Digital Media, the Public Sphere, and Democratic Governance
By most measures, life in the digital era has been fundamentally transforming and accelerating since the mid-2000s. Some of this change has served the public good, broadly defined, by creating new opportunities for expression, participation, collective action, and social justice. But some of it – “fake news,” disinformation, threats to democratic processes, and aspects of what many call “surveillance capitalism” – has not.
Are these problems and threats endemic, permanent features of democratic digital life, or are we in an especially turbulent, transitional moment as we learn how to govern new technologies? Social media and online publishing platforms in particular – with enormous data-gathering capacities and powerful pattern-recognition algorithms driven by machine learning and AI – now find themselves under intense scrutiny. Are these firms technology companies, media companies, or both, and why do these distinctions matter? Are they neutral intermediaries producing generic tools, or do they have vested interests in people, messages, and commerce – interests that are too opaque and complex for the public to know and regulate? They have enjoyed a great deal of de facto immunity as carriers of individual and group speech, but how might this power be curbed, redistributed, or shaped with new obligations and responsibilities? How can we move past the idea that technologies have “effects,” and instead see them as part of society, with accountability coming both from within these companies and from outsiders like users, activists, scholars, journalists, and lawmakers? Which changes are easily achievable and implementable today, and which shifts are more fundamental, forcing us to think differently about what it means to survive and thrive with radically new forms of personal autonomy, collective self-governance, and reinvented capitalism?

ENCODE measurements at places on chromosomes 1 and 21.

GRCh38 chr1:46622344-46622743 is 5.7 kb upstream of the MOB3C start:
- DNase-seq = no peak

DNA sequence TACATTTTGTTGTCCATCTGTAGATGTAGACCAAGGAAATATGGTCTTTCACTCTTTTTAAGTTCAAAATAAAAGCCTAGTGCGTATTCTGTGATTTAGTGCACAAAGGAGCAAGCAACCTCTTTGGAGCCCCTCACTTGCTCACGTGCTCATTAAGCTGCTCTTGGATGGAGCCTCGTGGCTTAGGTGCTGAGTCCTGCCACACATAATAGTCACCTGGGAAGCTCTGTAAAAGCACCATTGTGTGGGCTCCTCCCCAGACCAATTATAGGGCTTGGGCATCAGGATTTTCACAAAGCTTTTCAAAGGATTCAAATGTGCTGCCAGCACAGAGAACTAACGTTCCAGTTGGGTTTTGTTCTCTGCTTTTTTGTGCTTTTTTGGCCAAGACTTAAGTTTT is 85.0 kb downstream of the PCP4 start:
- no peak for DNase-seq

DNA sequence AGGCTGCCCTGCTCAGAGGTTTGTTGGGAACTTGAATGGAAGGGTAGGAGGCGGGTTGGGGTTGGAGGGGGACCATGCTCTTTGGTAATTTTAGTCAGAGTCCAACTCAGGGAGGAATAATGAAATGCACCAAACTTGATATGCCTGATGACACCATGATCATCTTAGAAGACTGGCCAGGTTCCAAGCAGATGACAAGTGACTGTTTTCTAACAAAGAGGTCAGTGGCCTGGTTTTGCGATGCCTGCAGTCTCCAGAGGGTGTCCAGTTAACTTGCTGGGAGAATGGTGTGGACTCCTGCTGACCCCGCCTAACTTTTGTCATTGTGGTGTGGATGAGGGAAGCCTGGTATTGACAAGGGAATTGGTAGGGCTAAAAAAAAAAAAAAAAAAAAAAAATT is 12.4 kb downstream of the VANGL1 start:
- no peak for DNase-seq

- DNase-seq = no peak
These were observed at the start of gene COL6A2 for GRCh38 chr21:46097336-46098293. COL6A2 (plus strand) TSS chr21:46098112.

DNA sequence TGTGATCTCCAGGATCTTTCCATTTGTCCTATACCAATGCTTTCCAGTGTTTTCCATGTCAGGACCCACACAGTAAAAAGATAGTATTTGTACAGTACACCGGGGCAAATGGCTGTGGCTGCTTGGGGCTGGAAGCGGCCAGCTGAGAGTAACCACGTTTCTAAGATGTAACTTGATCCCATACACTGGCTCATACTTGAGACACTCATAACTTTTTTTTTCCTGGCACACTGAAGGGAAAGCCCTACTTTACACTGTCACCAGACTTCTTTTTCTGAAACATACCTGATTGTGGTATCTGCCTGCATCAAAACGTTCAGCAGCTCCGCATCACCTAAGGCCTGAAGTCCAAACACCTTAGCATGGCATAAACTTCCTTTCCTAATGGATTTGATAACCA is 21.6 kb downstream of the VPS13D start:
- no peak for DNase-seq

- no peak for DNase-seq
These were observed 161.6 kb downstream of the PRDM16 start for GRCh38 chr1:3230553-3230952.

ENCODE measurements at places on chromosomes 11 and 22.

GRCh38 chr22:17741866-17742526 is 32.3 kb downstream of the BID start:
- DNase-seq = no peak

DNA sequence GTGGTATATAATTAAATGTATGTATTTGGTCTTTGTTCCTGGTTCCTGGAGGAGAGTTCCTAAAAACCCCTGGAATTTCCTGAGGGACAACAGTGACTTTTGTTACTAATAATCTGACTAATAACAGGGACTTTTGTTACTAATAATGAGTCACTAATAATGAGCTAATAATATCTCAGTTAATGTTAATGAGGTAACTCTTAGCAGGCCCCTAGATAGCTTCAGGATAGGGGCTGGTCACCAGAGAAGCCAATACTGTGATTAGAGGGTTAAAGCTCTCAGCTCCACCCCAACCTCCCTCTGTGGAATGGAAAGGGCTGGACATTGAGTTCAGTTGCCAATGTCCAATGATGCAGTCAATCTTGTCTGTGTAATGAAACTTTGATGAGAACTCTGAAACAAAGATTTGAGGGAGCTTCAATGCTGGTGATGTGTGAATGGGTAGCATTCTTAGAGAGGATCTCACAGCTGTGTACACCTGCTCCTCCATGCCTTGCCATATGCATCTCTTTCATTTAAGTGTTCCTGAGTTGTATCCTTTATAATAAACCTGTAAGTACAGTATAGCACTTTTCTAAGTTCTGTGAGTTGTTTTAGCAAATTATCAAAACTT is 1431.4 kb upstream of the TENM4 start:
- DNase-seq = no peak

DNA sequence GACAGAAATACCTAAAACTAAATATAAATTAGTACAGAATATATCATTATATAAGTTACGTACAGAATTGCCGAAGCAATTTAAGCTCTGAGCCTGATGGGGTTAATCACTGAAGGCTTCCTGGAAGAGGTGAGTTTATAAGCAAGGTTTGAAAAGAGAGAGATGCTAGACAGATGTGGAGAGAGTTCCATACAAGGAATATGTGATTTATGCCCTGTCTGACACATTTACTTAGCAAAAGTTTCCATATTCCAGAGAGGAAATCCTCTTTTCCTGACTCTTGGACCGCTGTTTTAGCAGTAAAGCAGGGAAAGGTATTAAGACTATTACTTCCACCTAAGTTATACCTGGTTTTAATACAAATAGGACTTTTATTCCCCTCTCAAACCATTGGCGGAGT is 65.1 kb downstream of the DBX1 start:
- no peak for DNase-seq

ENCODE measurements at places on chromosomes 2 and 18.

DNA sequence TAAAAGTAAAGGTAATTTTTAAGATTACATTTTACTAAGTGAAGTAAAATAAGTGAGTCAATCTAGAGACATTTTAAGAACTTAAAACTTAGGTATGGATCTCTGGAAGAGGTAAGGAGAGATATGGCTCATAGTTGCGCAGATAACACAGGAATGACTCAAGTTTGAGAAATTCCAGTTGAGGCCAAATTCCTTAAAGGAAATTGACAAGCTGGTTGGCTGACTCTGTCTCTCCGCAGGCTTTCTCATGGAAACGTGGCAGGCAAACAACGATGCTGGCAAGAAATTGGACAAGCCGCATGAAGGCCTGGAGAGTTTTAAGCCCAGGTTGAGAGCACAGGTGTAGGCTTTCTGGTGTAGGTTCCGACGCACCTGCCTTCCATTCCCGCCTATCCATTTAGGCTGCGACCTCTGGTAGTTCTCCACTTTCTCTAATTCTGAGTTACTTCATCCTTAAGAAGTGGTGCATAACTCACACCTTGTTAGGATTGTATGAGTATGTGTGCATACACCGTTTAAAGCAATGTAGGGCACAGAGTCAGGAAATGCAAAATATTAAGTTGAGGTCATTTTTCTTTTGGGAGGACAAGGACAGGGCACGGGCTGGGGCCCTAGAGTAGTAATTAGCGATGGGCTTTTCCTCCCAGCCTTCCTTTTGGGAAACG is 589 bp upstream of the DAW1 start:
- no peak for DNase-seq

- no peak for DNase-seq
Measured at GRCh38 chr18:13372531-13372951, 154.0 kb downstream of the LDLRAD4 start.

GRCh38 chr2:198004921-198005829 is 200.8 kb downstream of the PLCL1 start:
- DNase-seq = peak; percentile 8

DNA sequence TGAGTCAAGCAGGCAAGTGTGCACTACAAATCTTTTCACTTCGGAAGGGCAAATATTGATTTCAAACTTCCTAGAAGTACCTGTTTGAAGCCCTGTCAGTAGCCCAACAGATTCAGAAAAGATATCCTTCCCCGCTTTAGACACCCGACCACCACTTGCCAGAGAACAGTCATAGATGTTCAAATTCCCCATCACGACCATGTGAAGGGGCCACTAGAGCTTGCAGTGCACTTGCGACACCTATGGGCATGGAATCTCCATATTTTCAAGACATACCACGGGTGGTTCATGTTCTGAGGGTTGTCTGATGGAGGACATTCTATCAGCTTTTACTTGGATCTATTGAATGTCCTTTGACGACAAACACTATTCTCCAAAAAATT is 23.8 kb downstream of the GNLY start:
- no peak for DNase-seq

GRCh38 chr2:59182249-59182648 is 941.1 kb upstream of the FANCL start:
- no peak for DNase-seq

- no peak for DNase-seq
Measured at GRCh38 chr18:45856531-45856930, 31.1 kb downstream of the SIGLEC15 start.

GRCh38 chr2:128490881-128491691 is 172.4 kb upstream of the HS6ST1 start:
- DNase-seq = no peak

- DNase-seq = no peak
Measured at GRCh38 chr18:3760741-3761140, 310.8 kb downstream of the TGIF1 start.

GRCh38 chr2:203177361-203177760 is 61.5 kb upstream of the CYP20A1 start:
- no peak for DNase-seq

This panel, consisting of communication scholar Mike Ananny, former president of Estonia Toomas Ilves, comparative political economist Margaret Levi, and technology journalist Jacob Ward brings the cross-disciplinary and cross-sectoral expertise needed to explore and demystify these wicked problems, generative questions, and offer promising solutions.
This symposium is also the third annual Robert A. Scott lecture.
Tuesday, April 9, 2019
Reception at 5:00pm. Talk from 5:30pm - 6:45pm.*There will be valet parking at this event.CASBS will also broadcast this event via livewebstream. The stream will go live once the talk begins on April 9, 2019 at 5:30pm PST.Please scroll down the CASBS website homepage – casbs.stanford.edu – to view the livestream.